After Boylston’s discharge, Washington collected the paperwork of his week-long stay from Providence Sacred Heart Medical Center in Spokane and added it to a database of 650,000 hospitalizations for 2011 available for sale to researchers, companies and other members of the public. The data was supposed to remain anonymous. Yet because of state exemption from federal regulations governing discharge information, Boylston could be identified and his medical background exposed using only publicly available information.

UofL professor wins health information privacy award

Patient Privacy Rights, a leading health privacy advocacy organization, will award one of its two annual Louis D. Brandeis Privacy Awards to University of Louisville professor Mark A. Rothstein on June 5 in conjunction with the Third International Summit on the Future of Health Privacy at the Georgetown University Law Center in Washington.

Established in 2012, the award is given with the approval of the Brandeis family and recognizes significant intellectual, cultural, legal, scholarly, and technical contributions to the field of health information privacy.

Rothstein holds the Herbert F. Boehl Chair of Law and Medicine at the UofL School of Medicine, and he also teaches at UofL’s Brandeis School of Law. The award’s ties to Brandeis make it especially meaningful to him, he said.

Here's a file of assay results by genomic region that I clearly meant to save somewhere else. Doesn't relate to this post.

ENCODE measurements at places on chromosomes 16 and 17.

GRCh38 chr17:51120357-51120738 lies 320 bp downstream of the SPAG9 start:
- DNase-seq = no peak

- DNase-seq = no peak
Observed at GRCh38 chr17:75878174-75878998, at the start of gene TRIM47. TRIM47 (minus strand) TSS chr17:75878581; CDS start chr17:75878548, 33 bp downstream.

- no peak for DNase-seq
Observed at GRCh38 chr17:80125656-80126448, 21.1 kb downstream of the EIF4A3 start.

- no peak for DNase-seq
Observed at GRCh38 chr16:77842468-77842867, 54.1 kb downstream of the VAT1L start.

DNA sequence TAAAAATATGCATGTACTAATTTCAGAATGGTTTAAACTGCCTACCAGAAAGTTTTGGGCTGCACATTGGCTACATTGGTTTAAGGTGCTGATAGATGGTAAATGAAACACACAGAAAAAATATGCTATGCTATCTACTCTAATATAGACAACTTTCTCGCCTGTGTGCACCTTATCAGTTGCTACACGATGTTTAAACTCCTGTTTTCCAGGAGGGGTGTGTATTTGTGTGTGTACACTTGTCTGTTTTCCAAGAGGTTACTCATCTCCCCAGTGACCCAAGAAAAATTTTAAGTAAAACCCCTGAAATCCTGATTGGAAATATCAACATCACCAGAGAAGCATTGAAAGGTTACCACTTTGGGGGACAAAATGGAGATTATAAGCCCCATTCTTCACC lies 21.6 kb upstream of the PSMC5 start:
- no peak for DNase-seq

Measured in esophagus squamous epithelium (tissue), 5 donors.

CVS requiring employees to undergo weight, health assessment

To view the full article, please visit CVS requiring employees to undergo weight, health assessment.

Key quotes from the article:

“This is an incredibly coercive and invasive thing to ask employees to do,” Patient Privacy Rights founder Deborah Peel told the Boston Herald, noting that such policies are becoming more prevalent as health costs increase.

“Rising health care costs are killing the economy, and businesses are terrified,” she continued to the Herald. “Now, we’re all in this terrible situation where employers are desperate to get rid of workers who have costly health conditions, like obesity and diabetes.”

“While patient-privacy activists have cried foul, Michael DeAngelis, a CVS spokesman, explained that the goal is health.”

To learn more about the issue, please visit our Health Privacy Summit Website and register for the 3rd International Summit on the Future of Health Privacy.

CVS imposes health penalty if workers’ body weight is not reported or they don’t quit smoking

To view the full article, please visit CVS imposes health penalty if workers’ body weight is not reported or they don’t quit smoking.

CVS has instated a very invasive new policy of charging workers a hefty $600 dollar a year fine if they do not disclose sensitive health information to the company’s benefits firm. According to the article, “Under the new policy, nearly 200,000 CVS employees who obtain health insurance through the company will have to report their weight, blood sugar, blood pressure and cholesterol to WebMD Health Services Group, which provides benefits support to CVS.” However, if employees refuse, they will be charged an extra $50 a month in health insurance costs.